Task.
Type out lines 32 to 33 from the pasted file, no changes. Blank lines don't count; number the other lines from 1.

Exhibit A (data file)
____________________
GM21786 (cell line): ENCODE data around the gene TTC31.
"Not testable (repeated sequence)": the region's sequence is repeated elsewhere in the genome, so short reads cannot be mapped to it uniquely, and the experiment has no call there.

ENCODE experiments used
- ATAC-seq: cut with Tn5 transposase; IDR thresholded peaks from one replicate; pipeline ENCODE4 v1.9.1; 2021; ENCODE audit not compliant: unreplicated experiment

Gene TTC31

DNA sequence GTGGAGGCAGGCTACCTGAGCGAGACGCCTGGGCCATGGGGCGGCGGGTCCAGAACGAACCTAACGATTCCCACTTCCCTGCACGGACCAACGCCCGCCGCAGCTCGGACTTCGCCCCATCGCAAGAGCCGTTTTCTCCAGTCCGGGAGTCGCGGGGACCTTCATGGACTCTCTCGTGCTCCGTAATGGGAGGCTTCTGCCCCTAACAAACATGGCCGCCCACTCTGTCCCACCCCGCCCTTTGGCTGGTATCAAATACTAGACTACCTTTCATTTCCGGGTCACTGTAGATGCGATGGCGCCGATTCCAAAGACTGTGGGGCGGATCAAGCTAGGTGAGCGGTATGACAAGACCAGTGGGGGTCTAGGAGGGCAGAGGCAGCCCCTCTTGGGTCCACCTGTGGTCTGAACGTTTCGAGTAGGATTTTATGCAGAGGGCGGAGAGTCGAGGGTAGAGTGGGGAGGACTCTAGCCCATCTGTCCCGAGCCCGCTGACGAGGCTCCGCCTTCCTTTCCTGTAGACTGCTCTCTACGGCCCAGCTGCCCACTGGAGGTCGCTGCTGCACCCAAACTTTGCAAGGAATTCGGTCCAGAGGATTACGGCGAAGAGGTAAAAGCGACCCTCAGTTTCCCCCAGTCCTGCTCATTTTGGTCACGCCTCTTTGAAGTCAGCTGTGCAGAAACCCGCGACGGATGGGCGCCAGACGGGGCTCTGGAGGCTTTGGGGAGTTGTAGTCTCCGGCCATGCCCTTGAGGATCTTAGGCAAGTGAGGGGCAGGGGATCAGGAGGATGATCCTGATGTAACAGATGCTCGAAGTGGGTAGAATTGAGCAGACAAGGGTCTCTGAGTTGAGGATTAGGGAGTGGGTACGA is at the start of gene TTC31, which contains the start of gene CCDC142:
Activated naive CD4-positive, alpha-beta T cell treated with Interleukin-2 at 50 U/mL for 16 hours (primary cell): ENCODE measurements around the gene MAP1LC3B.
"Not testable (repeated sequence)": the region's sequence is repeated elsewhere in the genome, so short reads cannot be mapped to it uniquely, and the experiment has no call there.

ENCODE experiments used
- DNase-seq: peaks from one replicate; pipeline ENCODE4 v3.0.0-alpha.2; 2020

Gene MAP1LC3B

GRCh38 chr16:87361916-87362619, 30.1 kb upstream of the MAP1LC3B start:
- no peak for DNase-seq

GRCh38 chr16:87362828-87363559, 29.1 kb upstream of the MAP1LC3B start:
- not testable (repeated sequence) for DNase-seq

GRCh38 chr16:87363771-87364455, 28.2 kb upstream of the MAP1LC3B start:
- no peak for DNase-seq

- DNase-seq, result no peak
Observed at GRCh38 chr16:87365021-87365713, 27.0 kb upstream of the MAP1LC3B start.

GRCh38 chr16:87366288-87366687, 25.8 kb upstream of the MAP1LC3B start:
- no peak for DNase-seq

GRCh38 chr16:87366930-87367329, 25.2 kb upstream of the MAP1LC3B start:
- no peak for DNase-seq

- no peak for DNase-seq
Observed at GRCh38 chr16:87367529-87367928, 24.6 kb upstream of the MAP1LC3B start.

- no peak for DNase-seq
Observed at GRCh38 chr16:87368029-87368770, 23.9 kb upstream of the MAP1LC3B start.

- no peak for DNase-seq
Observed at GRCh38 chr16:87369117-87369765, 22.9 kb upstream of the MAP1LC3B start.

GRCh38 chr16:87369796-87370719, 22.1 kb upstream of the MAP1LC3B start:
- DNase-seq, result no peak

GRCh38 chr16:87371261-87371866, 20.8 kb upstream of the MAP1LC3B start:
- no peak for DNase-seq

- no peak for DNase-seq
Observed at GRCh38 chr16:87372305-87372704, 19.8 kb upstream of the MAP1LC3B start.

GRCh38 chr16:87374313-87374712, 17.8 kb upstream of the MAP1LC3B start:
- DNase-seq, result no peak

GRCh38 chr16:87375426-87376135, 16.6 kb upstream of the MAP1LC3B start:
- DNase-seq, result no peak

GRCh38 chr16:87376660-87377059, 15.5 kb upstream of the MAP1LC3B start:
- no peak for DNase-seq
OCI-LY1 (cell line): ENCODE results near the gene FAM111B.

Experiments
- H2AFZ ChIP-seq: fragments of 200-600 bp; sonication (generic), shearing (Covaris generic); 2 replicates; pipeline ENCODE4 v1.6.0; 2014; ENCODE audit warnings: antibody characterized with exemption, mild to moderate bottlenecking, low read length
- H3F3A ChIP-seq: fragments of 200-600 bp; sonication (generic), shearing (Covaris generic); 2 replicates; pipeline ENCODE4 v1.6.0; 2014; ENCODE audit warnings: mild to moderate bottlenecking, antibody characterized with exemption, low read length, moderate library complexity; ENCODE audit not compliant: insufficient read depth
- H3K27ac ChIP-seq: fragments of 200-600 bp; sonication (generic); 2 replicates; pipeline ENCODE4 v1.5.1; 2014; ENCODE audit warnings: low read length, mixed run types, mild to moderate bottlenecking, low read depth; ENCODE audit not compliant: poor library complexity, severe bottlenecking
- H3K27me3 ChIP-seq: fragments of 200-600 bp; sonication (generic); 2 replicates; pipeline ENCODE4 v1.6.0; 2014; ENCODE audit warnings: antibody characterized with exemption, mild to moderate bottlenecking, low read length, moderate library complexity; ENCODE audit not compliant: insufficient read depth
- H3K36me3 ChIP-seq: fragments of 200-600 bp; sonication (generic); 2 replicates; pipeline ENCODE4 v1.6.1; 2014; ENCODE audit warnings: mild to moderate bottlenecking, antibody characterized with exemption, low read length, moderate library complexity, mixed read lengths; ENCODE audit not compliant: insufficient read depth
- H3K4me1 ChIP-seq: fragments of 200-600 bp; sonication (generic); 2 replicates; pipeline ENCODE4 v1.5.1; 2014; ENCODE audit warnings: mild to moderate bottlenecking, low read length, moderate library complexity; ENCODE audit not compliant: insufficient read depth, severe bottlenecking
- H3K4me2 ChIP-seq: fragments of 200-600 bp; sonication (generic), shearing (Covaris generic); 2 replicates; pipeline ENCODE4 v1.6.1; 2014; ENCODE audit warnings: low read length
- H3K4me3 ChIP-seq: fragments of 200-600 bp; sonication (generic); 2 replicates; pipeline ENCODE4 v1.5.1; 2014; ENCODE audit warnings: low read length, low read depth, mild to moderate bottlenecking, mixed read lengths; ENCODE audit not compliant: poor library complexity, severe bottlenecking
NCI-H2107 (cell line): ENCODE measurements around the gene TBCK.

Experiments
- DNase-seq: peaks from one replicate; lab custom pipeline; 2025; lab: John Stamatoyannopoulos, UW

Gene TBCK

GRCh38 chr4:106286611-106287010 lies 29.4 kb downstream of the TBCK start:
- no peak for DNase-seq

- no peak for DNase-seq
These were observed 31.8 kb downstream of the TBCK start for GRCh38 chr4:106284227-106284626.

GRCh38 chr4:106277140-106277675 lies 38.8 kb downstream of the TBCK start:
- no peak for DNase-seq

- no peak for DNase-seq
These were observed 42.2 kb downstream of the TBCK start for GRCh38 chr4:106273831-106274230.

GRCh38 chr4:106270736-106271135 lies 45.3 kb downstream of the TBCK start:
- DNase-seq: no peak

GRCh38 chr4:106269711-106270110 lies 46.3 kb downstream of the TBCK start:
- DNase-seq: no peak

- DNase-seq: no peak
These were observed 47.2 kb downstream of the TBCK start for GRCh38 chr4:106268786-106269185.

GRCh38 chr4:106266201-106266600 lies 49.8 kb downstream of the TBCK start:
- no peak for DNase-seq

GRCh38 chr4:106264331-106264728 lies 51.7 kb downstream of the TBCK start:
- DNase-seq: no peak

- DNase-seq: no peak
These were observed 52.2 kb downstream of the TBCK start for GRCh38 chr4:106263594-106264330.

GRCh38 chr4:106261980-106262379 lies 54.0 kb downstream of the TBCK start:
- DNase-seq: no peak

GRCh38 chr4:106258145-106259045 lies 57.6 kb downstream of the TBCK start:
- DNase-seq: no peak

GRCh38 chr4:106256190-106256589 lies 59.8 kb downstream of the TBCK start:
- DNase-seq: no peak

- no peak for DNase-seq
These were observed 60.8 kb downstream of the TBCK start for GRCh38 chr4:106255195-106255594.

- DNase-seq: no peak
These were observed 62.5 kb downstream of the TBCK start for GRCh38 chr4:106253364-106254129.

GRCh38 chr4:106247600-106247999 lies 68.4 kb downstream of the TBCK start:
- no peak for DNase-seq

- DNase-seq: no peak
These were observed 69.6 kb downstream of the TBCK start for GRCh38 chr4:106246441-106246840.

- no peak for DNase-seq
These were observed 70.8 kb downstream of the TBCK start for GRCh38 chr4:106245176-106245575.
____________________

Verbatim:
GRCh38 chr16:87371261-87371866, 20.8 kb upstream of the MAP1LC3B start:
- no peak for DNase-seq